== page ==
Care of patients with advanced prostate cancer

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Published: 23 Jun 2011
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Dr Eleni Efstathiou - MD Anderson Cancer Center, Texas USA and University of Athens, Greece
Dr Eleni Efstathiou outlines the key developments that have been made in the treatment of advanced prostate cancer. There has been rapid progress in the emergence of new agents for this disease and there is now a need for research targeted to establish the best schedule for these drugs. Dr Efstathiou talks about the standard of treatment in Athens and compares this to the MD Anderson Center in Texas, outlines the treatment options that are available for patients who are not suitable or do not wish to receive chemotherapy and discusses the most exciting new drugs in development that she hopes to see presented at the ASCO 2012 meeting.

This programme has been supported by an unrestricted educational grant from Janssen Pharmaceutica (A Johnson & Johnson Company).

ASCO 2011 Annual Meeting, 3—7 June 2011, Chicago

Care of patients with advanced prostate cancer

Dr Eleni Efstathiou – MD Anderson Cancer Center, Texas USA and University of Athens, Greece

Has the last two or three years changed standards of practice in multi-disciplinary care of advanced prostate cancer, or not yet?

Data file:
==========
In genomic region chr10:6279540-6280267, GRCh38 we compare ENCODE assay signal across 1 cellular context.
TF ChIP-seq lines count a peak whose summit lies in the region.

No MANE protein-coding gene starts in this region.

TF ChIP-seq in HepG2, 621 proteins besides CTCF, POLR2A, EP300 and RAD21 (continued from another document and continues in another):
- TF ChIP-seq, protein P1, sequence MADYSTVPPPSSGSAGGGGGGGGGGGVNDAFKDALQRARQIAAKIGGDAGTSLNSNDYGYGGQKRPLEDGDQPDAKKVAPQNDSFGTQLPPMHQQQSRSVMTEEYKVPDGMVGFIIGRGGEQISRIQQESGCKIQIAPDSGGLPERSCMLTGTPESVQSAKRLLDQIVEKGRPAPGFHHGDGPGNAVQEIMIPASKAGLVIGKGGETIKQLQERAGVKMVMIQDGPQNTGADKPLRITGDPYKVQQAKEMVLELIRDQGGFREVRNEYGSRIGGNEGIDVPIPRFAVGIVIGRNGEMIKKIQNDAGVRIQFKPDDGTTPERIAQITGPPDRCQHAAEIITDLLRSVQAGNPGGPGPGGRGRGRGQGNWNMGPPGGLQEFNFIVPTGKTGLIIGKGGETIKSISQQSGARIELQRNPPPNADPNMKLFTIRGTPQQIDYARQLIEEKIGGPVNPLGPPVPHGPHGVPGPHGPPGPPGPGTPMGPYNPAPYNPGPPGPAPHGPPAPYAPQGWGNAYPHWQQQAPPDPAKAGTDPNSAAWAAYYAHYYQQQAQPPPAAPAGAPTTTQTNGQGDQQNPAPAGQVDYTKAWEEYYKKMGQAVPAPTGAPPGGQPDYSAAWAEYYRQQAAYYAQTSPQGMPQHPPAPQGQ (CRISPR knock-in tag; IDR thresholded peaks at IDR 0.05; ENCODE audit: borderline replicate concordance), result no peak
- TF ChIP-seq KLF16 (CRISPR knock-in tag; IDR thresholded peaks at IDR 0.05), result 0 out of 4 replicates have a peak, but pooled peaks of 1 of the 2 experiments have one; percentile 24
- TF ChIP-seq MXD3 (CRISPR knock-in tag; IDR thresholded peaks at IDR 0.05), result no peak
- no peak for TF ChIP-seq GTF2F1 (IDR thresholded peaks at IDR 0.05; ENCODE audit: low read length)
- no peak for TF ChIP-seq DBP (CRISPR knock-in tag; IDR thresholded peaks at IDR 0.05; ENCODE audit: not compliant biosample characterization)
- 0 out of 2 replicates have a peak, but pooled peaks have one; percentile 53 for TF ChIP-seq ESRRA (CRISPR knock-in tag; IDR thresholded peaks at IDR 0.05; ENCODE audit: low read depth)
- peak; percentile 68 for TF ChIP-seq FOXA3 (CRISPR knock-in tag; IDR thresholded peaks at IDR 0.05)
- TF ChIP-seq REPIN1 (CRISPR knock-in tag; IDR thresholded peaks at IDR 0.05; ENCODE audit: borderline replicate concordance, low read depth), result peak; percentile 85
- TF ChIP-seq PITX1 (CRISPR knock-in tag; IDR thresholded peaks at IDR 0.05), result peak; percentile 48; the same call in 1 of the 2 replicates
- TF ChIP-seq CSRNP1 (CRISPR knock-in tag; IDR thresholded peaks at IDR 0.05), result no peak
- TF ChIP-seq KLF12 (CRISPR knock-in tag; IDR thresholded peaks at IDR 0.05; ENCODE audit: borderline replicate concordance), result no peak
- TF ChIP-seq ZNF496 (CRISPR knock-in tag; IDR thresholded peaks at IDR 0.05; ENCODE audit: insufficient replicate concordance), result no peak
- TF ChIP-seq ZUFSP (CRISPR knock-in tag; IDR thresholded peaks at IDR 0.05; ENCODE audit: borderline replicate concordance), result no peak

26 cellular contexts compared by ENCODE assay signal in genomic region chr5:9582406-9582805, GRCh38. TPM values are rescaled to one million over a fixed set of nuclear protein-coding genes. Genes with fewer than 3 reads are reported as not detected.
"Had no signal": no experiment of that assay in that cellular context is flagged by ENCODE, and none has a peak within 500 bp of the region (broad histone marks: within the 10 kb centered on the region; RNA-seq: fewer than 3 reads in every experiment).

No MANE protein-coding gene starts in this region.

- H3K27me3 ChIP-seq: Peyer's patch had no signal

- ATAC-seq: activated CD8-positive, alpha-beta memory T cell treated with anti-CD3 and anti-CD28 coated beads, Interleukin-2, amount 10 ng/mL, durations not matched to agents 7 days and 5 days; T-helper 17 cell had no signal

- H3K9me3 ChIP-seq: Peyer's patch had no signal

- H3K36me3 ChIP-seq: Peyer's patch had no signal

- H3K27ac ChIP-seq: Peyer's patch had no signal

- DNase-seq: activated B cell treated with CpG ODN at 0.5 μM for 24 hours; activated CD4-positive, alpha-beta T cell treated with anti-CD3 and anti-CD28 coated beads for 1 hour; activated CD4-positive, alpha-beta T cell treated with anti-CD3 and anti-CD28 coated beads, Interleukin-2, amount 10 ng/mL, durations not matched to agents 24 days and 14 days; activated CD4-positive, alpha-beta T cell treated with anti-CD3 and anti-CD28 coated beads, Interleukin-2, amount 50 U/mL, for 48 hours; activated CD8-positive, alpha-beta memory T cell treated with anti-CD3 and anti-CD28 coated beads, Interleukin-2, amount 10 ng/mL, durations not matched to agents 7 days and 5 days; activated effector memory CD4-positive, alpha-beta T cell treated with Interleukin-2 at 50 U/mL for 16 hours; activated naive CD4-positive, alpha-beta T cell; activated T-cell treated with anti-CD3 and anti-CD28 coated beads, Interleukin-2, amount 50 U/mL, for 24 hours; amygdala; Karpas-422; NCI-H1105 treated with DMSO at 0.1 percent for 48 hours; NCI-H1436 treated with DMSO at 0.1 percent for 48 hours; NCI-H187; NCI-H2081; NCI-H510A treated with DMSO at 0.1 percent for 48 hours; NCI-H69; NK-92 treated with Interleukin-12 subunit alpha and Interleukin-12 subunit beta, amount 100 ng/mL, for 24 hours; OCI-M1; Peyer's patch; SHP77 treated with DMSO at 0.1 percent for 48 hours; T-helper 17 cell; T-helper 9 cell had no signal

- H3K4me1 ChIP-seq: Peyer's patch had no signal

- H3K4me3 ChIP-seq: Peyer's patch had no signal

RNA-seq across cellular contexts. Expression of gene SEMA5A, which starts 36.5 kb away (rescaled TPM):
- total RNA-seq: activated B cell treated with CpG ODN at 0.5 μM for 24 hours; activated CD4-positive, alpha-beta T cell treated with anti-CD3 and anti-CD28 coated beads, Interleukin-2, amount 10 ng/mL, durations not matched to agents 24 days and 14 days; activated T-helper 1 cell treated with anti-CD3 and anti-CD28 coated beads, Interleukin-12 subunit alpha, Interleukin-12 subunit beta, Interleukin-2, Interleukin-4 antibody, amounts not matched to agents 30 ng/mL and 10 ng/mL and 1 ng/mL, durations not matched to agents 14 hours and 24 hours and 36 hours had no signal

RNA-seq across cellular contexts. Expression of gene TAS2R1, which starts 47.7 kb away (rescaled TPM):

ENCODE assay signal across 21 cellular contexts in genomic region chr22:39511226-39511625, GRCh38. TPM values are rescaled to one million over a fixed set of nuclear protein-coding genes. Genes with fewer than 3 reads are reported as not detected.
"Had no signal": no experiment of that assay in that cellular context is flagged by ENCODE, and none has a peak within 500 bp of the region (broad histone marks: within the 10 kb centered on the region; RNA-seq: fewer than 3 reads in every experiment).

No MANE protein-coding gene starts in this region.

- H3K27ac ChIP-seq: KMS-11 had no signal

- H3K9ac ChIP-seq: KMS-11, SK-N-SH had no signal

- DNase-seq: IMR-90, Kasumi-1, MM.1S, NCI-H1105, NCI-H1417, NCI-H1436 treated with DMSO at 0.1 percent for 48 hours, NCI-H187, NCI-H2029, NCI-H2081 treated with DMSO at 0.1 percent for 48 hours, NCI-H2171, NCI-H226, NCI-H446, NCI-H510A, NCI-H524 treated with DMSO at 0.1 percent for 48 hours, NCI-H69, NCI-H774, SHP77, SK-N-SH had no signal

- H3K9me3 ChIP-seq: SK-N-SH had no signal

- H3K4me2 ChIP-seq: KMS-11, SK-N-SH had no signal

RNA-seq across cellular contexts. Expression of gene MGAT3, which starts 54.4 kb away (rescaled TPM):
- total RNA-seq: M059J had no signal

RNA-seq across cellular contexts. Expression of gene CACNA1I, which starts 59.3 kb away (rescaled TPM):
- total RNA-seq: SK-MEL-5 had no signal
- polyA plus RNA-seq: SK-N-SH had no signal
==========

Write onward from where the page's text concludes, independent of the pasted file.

As you said, I have been very fortunate to actually be part of this transition. Back in 2004, when I finished my first fellowship in medical oncology, everyone was more or less wondering why I wanted to go into prostate cancer since, as you mentioned, it was only docetaxel coming through and we had given up hope on a lot of different therapeutics progressing in the field. Well it seems that it actually is a disease that’s the most common in males; it needed a lot of research and effort put into it and a fresh view on how to approach it. Moving a little bit away from the chemotherapeutic view of life but actually applying the same paradigms that we have been applying to solid tumour therapy, meaning that whatever we’ve seen work in the far advanced disease maybe we’ll need to move it on in the earlier disease setting. Having said that, we just needed to go back to the ‘40s and an urologist, Huggins, and actually he never applied and said that that was dogmatic, that if you actually oblate the gonads and the adrenals you’re done. I think he had left an open door there, suggesting that there was further advancement to be made.